. These uncertainties are generated by resampling of the fit covariance matrix, thereby accounting for the full correlation between the parameters of the fit.
Warning
It may be tempting to sum up the uncertainties in each bin (in quadrature) to get the total uncertainty on a process. However, this is (usually) incorrect, as doing so would not account for correlations between the bins. Instead you can refer to the uncertainties which will be added to the postfit normalizations described above.
Additionally, the covariance matrix between bin yields (or yields/binwidths) in each channel will also be saved as a TH2F
named total_covar. If the covariance between all bins across all channels is desired, this can be added using the option saveOverallShapes
. Each folder will now contain additional distributions (and covariance matrices) corresponding to the concatenation of the bins in each channel (and therefore the covaraince between every bin in the analysis). The bin labels should make it clear as to which bin corresponds to which channel.
Toybytoy diagnostics
FitDiagnostics
can also be used to diagnose the fitting procedure in toy experiments to identify potentially problematic nuisance parameters when running the full limits/pvalues. This can be done by adding the option t <num toys>
. The output file, fitDiagnostics.root
the three TTrees
will contain the value of the constraint fitted result in each toy, as a separate entry. It is recommended to use the following options when investigating toys to reduce the running time: toysFrequentist
noErrors
minos none
The results can be plotted using the macro test/plotParametersFromToys.C
$ root l
.L plotParametersFromToys.C+
plotParametersFromToys("fitDiagnosticsToys.root","fitDiagnosticsData.root","workspace.root","r<0")
The first argument is the name of the output file from running with toys, and the second and third (optional) arguments are the name of the file containing the result from a fit to the data and the workspace (created from text2workspace.py
). The fourth argument can be used to specify a cut string applied to one of the branches in the tree, which can be used to correlate strange behaviour with specific conditions. The output will be 2 pdf files (tree_fit_(s)b.pdf
) and 2 ROOT files (tree_fit_(s)b.root
) containing canvases of the fit results of the tool. For details on the output plots, consult AN2012/317.
Scaling constraints
It possible to scale the constraints on the nuisance parameters when converting the datacard to a workspace (see the section on physics models) with text2workspace.py
. This can be useful for projection studies of the analysis to higher luminosities or with different assumptions about the sizes of certain systematics without changing the datacard by hand.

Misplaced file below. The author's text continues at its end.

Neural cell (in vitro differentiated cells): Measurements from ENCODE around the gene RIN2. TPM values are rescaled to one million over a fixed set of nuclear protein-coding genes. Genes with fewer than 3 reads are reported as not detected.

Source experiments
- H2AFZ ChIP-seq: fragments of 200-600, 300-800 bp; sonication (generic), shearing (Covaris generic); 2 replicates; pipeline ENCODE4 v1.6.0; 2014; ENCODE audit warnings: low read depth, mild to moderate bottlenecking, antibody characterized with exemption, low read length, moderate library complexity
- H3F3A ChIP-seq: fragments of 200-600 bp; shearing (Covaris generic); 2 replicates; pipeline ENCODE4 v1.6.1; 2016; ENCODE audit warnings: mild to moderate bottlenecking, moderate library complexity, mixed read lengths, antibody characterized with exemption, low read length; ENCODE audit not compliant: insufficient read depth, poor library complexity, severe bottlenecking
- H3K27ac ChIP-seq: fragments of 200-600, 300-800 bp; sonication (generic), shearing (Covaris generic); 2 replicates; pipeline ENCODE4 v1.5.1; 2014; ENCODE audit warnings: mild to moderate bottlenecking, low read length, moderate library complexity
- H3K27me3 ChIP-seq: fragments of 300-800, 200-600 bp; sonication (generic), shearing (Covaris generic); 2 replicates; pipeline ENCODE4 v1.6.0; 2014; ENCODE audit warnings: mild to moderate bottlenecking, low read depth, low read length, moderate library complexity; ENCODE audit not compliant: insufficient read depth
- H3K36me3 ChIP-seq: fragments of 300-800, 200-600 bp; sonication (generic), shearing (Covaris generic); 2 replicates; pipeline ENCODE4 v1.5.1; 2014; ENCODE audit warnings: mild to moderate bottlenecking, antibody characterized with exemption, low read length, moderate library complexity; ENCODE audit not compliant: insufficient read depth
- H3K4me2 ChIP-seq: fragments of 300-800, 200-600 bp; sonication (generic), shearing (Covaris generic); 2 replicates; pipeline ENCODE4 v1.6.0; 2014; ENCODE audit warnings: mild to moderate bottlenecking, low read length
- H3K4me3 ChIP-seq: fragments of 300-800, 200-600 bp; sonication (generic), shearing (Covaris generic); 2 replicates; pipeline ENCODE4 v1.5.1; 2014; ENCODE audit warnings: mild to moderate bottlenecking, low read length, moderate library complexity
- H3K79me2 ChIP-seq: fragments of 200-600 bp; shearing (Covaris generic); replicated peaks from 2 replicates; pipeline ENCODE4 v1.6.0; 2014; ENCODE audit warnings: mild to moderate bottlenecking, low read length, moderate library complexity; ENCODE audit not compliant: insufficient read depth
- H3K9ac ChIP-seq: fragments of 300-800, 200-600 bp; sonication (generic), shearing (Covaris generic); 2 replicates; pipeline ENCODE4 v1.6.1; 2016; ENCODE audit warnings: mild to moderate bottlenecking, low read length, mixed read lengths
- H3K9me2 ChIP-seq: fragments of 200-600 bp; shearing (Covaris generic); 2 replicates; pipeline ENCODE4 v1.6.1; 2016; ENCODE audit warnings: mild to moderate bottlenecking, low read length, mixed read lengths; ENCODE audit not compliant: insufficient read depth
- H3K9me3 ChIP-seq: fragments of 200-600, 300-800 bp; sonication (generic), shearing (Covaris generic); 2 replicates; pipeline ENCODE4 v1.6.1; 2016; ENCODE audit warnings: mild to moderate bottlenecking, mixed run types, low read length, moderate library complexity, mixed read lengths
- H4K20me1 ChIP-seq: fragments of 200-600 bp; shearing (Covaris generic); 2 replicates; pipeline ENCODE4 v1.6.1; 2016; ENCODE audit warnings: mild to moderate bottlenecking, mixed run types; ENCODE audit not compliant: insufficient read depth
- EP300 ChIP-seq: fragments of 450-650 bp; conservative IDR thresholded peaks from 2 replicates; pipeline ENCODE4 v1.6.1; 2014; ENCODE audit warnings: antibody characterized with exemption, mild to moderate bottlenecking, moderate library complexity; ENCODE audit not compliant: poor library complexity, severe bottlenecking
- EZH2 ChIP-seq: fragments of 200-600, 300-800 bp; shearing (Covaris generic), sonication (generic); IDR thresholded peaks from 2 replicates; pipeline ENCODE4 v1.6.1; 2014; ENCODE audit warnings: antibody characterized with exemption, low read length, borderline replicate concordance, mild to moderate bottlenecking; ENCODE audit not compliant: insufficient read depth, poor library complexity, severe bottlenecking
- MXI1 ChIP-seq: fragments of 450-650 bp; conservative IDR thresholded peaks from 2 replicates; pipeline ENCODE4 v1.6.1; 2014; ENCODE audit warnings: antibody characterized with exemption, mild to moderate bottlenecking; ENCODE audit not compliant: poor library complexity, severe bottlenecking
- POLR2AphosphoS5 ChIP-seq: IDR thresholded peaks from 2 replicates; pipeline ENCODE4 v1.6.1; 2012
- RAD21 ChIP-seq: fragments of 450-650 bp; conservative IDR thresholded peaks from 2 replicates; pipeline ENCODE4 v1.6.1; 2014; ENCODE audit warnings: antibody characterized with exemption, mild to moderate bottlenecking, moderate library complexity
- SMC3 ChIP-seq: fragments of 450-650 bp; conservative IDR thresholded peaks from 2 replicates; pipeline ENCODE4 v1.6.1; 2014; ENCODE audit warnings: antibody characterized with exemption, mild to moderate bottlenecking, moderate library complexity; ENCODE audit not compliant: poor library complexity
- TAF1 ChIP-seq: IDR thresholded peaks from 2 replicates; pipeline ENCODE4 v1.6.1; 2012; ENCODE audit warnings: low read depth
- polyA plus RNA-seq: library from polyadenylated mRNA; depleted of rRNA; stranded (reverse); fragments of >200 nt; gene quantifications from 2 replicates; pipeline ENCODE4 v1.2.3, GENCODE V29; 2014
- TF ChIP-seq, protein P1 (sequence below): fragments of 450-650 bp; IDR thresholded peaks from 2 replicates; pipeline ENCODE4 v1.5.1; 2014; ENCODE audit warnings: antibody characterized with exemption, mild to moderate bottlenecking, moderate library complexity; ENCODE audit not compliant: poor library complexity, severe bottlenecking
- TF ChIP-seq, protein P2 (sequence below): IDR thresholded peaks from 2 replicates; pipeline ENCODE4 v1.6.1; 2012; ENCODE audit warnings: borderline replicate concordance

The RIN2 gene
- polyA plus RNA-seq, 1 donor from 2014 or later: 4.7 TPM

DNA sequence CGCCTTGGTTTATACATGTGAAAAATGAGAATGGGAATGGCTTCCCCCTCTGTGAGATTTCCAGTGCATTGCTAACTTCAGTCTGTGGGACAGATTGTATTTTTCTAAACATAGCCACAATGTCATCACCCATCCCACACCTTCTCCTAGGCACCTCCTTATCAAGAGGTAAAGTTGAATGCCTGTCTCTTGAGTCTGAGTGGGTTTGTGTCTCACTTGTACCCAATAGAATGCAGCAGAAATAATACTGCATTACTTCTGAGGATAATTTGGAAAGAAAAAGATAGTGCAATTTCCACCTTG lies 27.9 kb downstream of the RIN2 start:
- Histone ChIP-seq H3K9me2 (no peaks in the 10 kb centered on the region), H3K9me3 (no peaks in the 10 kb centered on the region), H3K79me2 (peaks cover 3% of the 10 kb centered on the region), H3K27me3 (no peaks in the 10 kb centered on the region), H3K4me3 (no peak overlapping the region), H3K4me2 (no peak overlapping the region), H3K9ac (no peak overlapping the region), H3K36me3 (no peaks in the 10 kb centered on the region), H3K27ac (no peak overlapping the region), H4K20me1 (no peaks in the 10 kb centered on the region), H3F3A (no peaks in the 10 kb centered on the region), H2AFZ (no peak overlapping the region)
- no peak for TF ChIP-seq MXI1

We consider two kinds of scaling;
 A constant scaling factor to scale the constraints
 A functional scale factor that depends on some other parameters in the workspace, eg a luminosity scaling parameter (as a
rateParam
affecting all processes).
In both cases these scalings can be introduced by adding some extra options at the text2workspace.py
step.
To add a constant scaling factor we use the option Xrescalenuisance
, eg
text2workspace.py datacard.txt Xrescalenuisance '[some regular expression]' 0.5
will create the workspace in which every nuisance parameter whose name matches the specified regular expression will have the width of the gaussian constraint scaled by a factor 0.5.
Multiple Xrescalenuisance
options can be specified to set different scalings for different nuisances (note that you actually have to write Xrescalenuisance
each time as in Xrescalenuisance 'theory.*' 0.5 Xrescalenuisance 'exp.*' 0.1
).
To add a functional scaling factor we use the option Xnuisancefunction
, which works in a similar way. Instead of a constant value you should specify a RooFit
factory expression.
A typical case would be scaling by \(1/\sqrt{L}\), where \(L\) is a luminosity scale factor. For example, assuming there is some parameter in the datacard/workspace called lumiscale
,
text2workspace.py datacard.txt Xnuisancefunction '[some regular expression]' 'expr::lumisyst("1/sqrt(@0)",lumiscale[1])'
This factory syntax is flexible, but for our use case the typical format will be: expr::[function name]("[formula]", [arg0], [arg1], ...)
. The arg0
, arg1
... are represented in the formula by @0
, @1
,... placeholders.
Warning
We are playing a slight trick here with the lumiscale
parameter. At the point at which text2workspace.py
is building these scaling terms the lumiscale
for the rateParam
has not yet been created. By writing lumiscale[1]
we are telling RooFit to create this variable with an initial value of 1, and then later this will be reused by the rateParam
creation.
A similar option, Xnuisancegroupfunction
, can be used to scale whole groups of nuisances (see groups of nuisances). Instead of a regular expression just give the group name instead,
text2workspace.py datacard.txt Xnuisancegroupfunction [group name] 'expr::lumisyst("1/sqrt(@0)",lumiscale[1])'
Nuisance parameter impacts
The impact of a nuisance parameter (NP) θ on a parameter of interest (POI) μ is defined as the shift Δμ that is induced as θ is fixed and brought to its +1σ or −1σ postfit values, with all other parameters profiled as normal (see JHEP 01 (2015) 069 for a description of this method).
This is effectively a measure of the correlation between the NP and the POI, and is useful for determining which NPs have the largest effect on the POI uncertainty.
It is possible to use the FitDiagnostics
method of Combine with the option algo impact P parameter
to calculate the impact of a particular nuisance parameter on the parameter(s) of interest. We will use the combineTool.py
script to automate the fits (see the combineTool
section to check out the tool.
We will use an example workspace from the \(H\rightarrow\tau\tau\) datacard,
$ cp HiggsAnalysis/CombinedLimit/data/tutorials/htt/125/htt_tt.txt .
$ text2workspace.py htt_tt.txt m 125